Ways to Improve Your Chances of Getting a Personal Loan


Let’s start by clarifying the exact nature of your loan. There are two broad categories: secured and unsecured. This relates to whether or not your loan has collateral; the former is less risky and more enticing for lenders. Unsecured loans are more difficult to get so you need to be hitting higher in the different categories we will be mentioning below to get your loan approved. It goes without saying that without collateral there will be higher interest rates. Now, onto the tips and tricks of securing your personal loan.

Credit Rating
Are you really surprised? We have to discuss the most obvious indicator of your borrowing potential which is a record of your previous history in such matters. Rejected applications significantly drop this rating and will instantly make the already conservative banks even more cautious. So, steer clear of loans that will be unlikely to be approved: they will hurt your chances in the long run. Another tip is to have a look at your credit rating and its statements annually. You never know what transactional and recording errors might creep in and topple your credit score.

Everything else is pretty straightforward, pay bills on time, make sure your debt to income ratio is as healthy as possible and keep on top of those credit card payments.

Eligibility Calculators
If you weren’t aware, credit ratings are extremely sensitive. Something as simple as applying for too many loans will lower your score. This can be really annoying because it’s a catch-22 where there’s no way to know until you’ve applied for a loan whether it’s been successful. Or is there?

Eligibility calculators leave no footprint and protect your credit score. This allows you to shop around without pinching those valuable points that you need in order to bolster your chances of getting said loan. However, they’re not the be-all and end-all. Although fairly accurate they are only an estimate of loan approval success. There are many available online but the more detailed the initial questionnaire the less deviation from standard banking practices.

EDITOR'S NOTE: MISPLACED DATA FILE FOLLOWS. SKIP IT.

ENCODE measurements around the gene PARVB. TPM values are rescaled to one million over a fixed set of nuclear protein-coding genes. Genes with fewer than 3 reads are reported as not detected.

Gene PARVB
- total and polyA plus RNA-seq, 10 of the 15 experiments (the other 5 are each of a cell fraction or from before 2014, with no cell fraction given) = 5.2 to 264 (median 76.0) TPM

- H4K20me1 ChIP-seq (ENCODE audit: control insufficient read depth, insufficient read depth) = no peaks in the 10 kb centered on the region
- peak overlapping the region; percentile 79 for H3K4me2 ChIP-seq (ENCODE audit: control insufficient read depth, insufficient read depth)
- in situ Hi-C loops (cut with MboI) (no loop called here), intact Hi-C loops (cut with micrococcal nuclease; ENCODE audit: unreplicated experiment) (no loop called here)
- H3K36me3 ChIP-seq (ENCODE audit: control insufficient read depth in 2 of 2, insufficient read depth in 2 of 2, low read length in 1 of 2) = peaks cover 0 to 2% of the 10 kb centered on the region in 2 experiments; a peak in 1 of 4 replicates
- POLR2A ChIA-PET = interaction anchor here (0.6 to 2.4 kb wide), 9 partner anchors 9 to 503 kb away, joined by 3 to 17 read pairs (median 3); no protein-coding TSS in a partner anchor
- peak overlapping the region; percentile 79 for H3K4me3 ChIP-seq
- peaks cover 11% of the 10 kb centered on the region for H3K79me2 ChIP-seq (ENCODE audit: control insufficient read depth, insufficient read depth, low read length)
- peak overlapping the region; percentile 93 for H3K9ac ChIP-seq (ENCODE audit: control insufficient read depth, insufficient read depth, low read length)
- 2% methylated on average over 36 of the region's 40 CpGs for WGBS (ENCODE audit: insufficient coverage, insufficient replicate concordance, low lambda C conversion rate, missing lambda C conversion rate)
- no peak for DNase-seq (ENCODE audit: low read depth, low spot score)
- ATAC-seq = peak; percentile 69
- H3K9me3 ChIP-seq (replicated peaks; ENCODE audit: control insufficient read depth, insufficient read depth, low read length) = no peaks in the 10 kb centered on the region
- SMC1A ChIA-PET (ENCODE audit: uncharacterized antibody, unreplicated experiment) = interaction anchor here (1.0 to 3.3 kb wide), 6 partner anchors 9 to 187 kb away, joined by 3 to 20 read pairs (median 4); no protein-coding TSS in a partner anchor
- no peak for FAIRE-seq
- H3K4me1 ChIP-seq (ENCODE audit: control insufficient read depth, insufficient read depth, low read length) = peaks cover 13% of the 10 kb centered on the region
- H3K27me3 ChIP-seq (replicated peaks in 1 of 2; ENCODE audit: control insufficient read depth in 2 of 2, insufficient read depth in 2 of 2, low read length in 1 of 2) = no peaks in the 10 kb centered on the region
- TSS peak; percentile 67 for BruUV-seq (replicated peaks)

Know where to go
If you’re looking at a credit rating that’s below 640, it’s unlikely that you’re going to get approved by major brick-and-mortar banking institutions; not at a reasonable interest rate anyways. However, be aware that belonging to this group of borrowers can make you vulnerable to companies offering payday loans. It is advisable to stay out of the turbulent and expensive cycle of short term loans that don’t even require a credit check. If a day ever comes where you wish to get a more substantial loan, such as for a car or mortgage, your credit score will be in tatters.

There are reputable financiers online just stay clear of those that don’t do a credit check. Make sure you avoid any loans that require an advance payment and be sure to do a search for the company on the Better Business Bureau database. Getting a loan from online lenders that are accredited and rated highly on the BBB really helps to bring peace of mind in your transaction.

Even if your credit rating is good, I’d recommend at least searching at the rates to be found in the online loan market. The APR is often much more favorable and approval rates are higher.

Honesty is the best policy